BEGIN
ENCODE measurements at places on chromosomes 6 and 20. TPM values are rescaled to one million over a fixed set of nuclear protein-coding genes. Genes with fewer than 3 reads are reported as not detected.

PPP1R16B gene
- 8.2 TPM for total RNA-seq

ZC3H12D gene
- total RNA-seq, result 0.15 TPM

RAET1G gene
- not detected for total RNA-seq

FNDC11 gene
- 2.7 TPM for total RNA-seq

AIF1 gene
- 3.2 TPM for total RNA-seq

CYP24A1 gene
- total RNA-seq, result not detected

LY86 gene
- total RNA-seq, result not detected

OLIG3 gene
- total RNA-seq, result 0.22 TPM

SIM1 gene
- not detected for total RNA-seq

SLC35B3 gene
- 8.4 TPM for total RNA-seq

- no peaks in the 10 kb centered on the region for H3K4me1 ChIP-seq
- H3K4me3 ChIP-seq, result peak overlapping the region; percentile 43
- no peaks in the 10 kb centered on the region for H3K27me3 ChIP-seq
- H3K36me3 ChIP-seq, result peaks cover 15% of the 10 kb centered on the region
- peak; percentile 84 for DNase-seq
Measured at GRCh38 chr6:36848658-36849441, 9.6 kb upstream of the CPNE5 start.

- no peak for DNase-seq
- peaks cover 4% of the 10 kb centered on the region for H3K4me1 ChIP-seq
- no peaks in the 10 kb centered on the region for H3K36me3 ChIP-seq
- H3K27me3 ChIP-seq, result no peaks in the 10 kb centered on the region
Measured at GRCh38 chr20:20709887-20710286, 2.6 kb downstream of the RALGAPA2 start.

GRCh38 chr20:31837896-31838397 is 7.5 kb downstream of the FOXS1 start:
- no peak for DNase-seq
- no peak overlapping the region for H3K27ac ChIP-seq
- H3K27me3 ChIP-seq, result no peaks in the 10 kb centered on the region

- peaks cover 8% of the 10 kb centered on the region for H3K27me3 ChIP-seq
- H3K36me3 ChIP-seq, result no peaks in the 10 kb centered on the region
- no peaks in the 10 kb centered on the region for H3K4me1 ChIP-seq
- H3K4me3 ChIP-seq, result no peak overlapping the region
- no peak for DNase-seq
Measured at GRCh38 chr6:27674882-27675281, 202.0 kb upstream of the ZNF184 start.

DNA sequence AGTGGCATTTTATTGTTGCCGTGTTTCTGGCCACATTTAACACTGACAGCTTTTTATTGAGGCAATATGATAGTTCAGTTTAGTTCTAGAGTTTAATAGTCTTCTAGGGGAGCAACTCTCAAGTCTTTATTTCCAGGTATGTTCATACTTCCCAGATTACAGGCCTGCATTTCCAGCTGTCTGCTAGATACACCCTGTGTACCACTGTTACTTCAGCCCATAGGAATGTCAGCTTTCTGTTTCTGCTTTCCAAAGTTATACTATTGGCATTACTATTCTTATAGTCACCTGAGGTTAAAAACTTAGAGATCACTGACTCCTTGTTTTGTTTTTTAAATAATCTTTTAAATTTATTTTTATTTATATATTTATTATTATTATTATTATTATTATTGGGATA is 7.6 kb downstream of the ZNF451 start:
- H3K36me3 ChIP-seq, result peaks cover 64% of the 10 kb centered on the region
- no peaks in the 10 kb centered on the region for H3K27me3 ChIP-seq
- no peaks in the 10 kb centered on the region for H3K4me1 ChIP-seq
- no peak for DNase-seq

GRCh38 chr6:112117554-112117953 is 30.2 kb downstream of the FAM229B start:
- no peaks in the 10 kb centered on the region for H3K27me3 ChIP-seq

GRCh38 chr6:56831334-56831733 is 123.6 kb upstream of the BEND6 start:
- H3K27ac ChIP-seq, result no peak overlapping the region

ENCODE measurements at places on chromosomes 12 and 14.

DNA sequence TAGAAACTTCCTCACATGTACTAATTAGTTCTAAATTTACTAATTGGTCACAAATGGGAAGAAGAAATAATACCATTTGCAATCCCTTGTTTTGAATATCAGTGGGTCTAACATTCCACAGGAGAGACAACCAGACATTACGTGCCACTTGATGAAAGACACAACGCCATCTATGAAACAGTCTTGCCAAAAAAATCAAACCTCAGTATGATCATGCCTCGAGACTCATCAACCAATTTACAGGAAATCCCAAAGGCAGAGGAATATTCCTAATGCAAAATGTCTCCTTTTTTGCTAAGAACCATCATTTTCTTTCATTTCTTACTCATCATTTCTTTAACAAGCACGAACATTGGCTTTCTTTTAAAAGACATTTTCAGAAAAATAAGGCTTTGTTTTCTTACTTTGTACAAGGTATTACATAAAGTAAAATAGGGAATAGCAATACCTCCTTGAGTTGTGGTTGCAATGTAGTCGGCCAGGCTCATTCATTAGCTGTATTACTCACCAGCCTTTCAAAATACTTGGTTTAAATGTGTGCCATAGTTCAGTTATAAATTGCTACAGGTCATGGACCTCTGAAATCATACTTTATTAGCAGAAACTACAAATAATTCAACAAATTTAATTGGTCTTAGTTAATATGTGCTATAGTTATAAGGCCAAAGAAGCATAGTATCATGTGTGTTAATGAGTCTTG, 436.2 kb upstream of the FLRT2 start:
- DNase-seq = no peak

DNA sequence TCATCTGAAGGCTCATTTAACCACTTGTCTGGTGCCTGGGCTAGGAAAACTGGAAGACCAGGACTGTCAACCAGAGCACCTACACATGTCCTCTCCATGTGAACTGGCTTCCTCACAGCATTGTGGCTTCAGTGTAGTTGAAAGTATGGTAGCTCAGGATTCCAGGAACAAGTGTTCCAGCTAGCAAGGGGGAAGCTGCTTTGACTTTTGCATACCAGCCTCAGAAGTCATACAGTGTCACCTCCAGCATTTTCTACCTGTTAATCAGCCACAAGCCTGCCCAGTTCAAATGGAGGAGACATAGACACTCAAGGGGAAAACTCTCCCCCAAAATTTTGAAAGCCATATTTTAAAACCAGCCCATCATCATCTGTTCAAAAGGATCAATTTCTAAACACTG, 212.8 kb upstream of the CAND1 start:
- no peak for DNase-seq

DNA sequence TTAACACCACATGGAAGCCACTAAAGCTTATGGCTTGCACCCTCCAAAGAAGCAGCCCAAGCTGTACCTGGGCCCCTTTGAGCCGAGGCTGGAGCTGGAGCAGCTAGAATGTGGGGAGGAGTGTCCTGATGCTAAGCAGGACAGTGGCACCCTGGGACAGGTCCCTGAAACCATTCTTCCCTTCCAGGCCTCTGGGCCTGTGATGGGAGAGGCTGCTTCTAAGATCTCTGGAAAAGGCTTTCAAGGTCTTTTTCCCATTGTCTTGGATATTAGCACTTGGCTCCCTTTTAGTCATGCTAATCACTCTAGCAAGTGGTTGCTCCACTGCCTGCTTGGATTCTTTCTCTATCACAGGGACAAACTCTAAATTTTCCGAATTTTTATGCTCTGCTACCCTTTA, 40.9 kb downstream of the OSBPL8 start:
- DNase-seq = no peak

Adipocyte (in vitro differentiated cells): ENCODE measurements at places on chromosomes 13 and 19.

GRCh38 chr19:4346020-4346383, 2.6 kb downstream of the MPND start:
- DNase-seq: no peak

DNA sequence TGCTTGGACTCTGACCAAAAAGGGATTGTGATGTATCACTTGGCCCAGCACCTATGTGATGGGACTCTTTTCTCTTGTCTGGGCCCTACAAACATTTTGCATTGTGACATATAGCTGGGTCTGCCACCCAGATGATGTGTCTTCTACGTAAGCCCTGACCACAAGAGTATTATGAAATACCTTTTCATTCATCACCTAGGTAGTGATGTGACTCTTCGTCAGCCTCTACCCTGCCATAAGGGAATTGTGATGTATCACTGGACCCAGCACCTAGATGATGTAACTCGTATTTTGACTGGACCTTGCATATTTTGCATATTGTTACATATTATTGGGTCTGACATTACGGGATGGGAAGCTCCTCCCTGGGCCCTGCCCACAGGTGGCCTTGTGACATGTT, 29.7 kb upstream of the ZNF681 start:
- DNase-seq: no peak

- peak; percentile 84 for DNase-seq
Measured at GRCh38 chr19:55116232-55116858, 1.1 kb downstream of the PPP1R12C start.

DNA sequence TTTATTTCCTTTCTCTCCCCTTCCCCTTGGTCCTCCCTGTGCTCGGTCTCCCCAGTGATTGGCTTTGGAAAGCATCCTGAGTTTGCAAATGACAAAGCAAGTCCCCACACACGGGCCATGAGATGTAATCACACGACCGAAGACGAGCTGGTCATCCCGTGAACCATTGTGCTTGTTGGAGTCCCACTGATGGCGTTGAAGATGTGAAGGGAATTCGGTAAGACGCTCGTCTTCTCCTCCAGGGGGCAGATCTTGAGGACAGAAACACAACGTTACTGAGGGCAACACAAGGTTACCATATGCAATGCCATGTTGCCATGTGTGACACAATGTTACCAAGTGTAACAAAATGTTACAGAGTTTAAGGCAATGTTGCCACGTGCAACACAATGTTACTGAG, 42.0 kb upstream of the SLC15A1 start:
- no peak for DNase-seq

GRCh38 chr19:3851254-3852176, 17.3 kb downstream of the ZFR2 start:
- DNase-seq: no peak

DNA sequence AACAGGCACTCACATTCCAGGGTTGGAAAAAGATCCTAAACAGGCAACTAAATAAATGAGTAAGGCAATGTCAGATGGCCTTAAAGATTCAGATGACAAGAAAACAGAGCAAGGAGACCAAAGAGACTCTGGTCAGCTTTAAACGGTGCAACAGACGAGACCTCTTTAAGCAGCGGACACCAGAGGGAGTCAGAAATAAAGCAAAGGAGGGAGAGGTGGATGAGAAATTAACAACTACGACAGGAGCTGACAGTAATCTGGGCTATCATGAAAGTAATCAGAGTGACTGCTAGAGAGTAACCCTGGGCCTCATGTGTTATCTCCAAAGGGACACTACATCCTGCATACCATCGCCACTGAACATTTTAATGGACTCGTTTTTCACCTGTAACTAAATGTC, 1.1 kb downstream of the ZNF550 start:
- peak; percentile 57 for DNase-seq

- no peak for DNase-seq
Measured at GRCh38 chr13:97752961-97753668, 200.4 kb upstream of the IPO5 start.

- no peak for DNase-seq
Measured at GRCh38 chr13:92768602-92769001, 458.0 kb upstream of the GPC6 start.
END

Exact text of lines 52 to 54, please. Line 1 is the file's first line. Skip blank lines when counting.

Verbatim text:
ENCODE measurements at places on chromosomes 12 and 14.

DNA sequence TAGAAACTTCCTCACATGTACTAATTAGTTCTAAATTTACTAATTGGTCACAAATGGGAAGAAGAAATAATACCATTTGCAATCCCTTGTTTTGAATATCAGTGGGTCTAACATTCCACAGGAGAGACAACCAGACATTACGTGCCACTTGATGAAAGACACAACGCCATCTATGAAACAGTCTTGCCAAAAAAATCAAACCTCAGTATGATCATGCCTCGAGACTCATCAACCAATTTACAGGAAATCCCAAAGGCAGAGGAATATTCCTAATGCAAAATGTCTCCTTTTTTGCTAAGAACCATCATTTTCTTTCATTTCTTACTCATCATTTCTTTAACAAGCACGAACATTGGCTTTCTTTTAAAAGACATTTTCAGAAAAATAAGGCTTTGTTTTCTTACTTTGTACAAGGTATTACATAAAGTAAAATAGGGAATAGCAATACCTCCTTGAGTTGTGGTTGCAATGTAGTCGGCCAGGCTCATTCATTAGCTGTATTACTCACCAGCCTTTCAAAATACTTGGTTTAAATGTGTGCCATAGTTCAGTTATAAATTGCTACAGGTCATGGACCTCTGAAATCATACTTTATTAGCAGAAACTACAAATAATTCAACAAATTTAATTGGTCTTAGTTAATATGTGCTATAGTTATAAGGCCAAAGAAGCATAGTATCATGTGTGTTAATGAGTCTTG, 436.2 kb upstream of the FLRT2 start:
- DNase-seq = no peak